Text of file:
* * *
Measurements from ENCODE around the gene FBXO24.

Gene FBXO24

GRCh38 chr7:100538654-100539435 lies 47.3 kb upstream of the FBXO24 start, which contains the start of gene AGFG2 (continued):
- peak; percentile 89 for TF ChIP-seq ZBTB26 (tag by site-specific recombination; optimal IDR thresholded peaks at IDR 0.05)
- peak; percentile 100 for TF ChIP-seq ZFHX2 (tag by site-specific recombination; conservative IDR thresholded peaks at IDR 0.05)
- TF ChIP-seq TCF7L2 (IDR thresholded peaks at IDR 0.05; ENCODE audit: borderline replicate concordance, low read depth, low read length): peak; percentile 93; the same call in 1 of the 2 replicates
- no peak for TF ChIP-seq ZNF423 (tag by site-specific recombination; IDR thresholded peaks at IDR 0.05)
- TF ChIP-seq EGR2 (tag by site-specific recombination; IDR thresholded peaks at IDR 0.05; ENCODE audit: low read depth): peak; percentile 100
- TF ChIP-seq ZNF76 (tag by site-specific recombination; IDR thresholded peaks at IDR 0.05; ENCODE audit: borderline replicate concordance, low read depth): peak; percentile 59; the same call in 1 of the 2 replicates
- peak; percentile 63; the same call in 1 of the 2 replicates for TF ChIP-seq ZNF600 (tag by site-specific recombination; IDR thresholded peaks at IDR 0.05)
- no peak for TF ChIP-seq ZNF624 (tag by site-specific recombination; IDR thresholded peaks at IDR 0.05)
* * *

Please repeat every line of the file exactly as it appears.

Measurements from ENCODE around the gene FBXO24.

Gene FBXO24

GRCh38 chr7:100538654-100539435 lies 47.3 kb upstream of the FBXO24 start, which contains the start of gene AGFG2 (continued):
- peak; percentile 89 for TF ChIP-seq ZBTB26 (tag by site-specific recombination; optimal IDR thresholded peaks at IDR 0.05)
- peak; percentile 100 for TF ChIP-seq ZFHX2 (tag by site-specific recombination; conservative IDR thresholded peaks at IDR 0.05)
- TF ChIP-seq TCF7L2 (IDR thresholded peaks at IDR 0.05; ENCODE audit: borderline replicate concordance, low read depth, low read length): peak; percentile 93; the same call in 1 of the 2 replicates
- no peak for TF ChIP-seq ZNF423 (tag by site-specific recombination; IDR thresholded peaks at IDR 0.05)
- TF ChIP-seq EGR2 (tag by site-specific recombination; IDR thresholded peaks at IDR 0.05; ENCODE audit: low read depth): peak; percentile 100
- TF ChIP-seq ZNF76 (tag by site-specific recombination; IDR thresholded peaks at IDR 0.05; ENCODE audit: borderline replicate concordance, low read depth): peak; percentile 59; the same call in 1 of the 2 replicates
- peak; percentile 63; the same call in 1 of the 2 replicates for TF ChIP-seq ZNF600 (tag by site-specific recombination; IDR thresholded peaks at IDR 0.05)
- no peak for TF ChIP-seq ZNF624 (tag by site-specific recombination; IDR thresholded peaks at IDR 0.05)